The Great Repeal Bill Framework has now been set out in a White Paper. What this confirms is that the Bill will preserve all laws we have made in the UK to implement EU obligations. The White Paper suggests that after leaving the EU, such preserved legislation may be reviewed and altered.
Setting the Stage for Life After Brexit
Of note is a box on page 17, which addresses environmental law:
“The Great Repeal Bill will ensure that the whole body of existing EU environmental law continues to have effect in UK law….We [the UK] will then have the opportunity, over time, to ensure our legislative framework is outcome-driven and delivers on our overall commitment to improve the environment within a generation. The government recognises the need to consult on future changes to the regulatory frameworks, including through parliamentary scrutiny…”
This is an interesting comment, as it suggests that the government is sympathetic to the view that some environmental legislation, written to meet EU Directives, is not necessarily effective in delivering environmental improvements.
In an earlier article we pointed out that the Habitats Regulations was based on the Bern Convention. The White Paper notes that such treaties can form the basis for resolving interpretation of retained EU law after leaving the EU:
“2.10 … in interpreting an EU measure it may be relevant to look at the context as revealed by its legal basis as found in the treaties…”
So the expectation is that EU-derived regulations will continue to be implemented after Brexit.
What will change – the Court of Justice of the European Union
Long a bugbear for the UK, this Court will no longer have jurisdiction over any UK law, EU-derived or otherwise. Appealing to this court has been pro forma for any objectors to UK implementation of EU Regulation, and Theresa May suffered greatly during her time as Home Secretary with endless appeals based on human rights issues.
How will anomalies be Dealt with?
The White Paper makes it clear that although EU-derived legislation will still have effect after the UK leaves the European Union, such legislation may be reviewed and altered. The government already proposes using secondary legislation, familiar to practitioners as Statutory Instruments. The power to create SIs is devolved, meaning parliament does not have to review them, before passing them. This mechanism is proposed to deal with areas where EU derived law may conflict in some way with other legislation.
What to Watch Out for?
Wait to see how the final Great Repeal Bill is finally written – this is a White Paper, and much could change.
The latest news on the much-promoted Garden Bridge over the Thames has been thrown into doubt by the Hodge Report, which was commissioned by London Mayor Sadiq Khan. A more detailed financial summary can be found here: http://www.publicfinance.co.uk/news/2017/04/garden-bridge-should-be-scrapped-finds-hodge-report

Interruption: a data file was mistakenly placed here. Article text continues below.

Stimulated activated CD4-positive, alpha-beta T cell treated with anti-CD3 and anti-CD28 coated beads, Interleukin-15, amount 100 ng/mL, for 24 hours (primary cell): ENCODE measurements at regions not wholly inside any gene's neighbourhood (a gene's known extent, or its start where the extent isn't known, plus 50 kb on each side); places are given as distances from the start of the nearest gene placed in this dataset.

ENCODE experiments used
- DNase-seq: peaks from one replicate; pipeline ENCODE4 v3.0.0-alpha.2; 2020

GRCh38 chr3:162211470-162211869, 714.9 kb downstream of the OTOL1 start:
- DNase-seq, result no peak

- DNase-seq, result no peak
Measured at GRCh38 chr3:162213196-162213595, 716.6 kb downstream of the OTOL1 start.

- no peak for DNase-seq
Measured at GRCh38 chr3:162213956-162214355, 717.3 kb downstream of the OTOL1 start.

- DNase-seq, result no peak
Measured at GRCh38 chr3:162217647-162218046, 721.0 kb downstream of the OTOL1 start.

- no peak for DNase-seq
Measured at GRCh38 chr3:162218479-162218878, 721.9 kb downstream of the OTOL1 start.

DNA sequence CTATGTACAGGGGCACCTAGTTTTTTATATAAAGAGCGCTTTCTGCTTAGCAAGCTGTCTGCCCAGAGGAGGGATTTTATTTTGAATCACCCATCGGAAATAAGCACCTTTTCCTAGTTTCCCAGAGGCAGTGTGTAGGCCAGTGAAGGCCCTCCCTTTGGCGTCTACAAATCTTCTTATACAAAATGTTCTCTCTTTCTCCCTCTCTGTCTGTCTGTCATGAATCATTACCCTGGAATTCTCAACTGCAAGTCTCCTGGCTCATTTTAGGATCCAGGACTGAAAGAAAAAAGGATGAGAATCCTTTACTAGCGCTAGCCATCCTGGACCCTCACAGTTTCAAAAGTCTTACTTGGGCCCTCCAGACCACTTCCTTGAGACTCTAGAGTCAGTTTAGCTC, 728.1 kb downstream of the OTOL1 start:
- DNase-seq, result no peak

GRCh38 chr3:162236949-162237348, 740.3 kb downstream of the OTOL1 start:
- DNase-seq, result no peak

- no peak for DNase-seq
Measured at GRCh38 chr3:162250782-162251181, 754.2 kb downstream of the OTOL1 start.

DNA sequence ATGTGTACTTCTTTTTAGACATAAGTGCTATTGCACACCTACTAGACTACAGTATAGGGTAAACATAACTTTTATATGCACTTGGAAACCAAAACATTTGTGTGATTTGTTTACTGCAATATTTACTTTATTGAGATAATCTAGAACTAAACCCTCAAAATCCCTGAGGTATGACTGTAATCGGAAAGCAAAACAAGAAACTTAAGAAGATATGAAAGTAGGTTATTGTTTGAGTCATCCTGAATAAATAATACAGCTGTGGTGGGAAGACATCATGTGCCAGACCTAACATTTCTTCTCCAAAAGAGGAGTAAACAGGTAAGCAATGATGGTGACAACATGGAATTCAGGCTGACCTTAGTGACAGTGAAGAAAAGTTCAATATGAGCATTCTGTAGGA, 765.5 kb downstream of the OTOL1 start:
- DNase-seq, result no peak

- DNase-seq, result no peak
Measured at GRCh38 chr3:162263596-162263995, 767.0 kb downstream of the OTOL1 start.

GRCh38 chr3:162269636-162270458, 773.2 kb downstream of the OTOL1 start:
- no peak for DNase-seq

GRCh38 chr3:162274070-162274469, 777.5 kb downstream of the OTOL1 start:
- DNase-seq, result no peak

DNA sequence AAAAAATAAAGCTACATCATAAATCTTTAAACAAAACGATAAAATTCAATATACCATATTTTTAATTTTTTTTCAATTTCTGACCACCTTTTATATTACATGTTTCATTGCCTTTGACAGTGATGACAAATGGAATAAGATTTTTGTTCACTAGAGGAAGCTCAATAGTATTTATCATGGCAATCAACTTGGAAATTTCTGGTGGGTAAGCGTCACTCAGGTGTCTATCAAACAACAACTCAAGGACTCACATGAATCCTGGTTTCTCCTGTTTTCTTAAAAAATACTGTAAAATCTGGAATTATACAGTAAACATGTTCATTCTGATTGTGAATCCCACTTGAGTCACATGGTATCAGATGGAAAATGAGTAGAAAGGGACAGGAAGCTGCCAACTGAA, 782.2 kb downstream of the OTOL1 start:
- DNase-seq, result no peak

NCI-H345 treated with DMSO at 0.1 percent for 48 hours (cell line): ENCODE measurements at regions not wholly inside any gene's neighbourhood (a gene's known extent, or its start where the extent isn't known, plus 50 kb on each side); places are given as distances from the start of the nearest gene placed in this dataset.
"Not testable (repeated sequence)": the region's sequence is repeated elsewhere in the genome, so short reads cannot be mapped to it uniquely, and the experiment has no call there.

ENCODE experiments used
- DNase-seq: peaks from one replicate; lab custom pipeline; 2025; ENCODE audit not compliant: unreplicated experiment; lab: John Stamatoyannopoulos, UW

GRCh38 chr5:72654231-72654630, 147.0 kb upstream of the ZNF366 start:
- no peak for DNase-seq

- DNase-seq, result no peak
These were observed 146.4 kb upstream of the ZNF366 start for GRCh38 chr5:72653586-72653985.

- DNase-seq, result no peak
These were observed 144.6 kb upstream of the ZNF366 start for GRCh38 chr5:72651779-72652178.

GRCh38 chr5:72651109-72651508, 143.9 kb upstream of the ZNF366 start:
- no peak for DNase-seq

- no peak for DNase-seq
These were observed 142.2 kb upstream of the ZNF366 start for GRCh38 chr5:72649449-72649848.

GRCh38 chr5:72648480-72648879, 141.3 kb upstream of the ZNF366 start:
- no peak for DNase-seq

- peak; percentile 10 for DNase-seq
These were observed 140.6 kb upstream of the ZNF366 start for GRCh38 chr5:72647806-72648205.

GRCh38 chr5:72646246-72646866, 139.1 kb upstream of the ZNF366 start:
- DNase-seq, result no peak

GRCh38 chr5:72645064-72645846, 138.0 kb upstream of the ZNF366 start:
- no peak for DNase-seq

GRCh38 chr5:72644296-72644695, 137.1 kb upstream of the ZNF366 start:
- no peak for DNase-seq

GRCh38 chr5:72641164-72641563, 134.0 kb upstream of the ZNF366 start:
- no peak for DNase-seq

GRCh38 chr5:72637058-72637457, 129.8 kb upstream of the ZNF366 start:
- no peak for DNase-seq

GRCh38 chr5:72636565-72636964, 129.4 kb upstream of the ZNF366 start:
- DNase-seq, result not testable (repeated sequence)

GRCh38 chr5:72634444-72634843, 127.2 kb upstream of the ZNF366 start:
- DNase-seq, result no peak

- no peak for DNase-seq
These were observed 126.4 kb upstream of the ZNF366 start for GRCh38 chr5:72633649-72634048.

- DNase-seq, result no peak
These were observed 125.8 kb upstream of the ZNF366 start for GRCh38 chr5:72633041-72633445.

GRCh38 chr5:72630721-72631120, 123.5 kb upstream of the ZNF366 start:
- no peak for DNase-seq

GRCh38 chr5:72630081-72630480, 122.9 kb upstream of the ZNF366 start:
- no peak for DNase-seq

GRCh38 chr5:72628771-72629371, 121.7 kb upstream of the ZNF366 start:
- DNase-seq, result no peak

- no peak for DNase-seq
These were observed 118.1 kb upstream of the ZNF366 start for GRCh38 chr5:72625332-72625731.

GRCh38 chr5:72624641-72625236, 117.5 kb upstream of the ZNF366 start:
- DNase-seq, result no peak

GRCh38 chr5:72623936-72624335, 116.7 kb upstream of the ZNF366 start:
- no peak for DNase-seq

But is there a biodiversity case for the bridge? In terms of value for money, I would say no. The River itself functions as a dynamic corridor for biota of all kinds. Like all rivers, the biosystem dynamics are well-understood, with the flow of nutrients and mineral material downstream to be deposited in the Thames Estuaries and the sea. Biota have developed strategies for dealing with the tidal nature of the Thames. While the balance of flow is towards the sea, there are twice daily movements in the other direction. Thus as a biotic corridor, the Thames does not need assistance from us, although there would be merit in naturalising the banks. Such naturalisation has occurred only in isolated areas, and the value of land along the banks means that it is difficult to get owners and developers to agree to sacrifice river frontage to habitats.
So would the bridge assist as a biological corridor over the Thames? This could help flightless fauna, and some terrestrial wildlife. Again, most fauna have developed strategies for crossing barriers, including hitchhiking with birds (in the case of insects) and utilising rafts of vegetation or detritus to cross the river itself. Thus while the garden bridge could provide some positive benefit in biological corridor terms, it is doubtful that it would create a detectable increase in wildlife crossing the Thames. The bridge is really more of an aesthetic feature, and developed a romantic following amongst some Londoners.
I am struck when in the upper stories of London buildings how much potential unused habitat exists. A real and much less costly biological benefit could be gained from simply creating pockets of habitat on the London skyline. Much like the naturalisation of the Thames bankside, there is policy aspirations to achieve this, but it is more evident in its absence. There is still much to be done for London to achieve real biodiversity enhancements in line with national policy. The Garden Bridge is not the answer.
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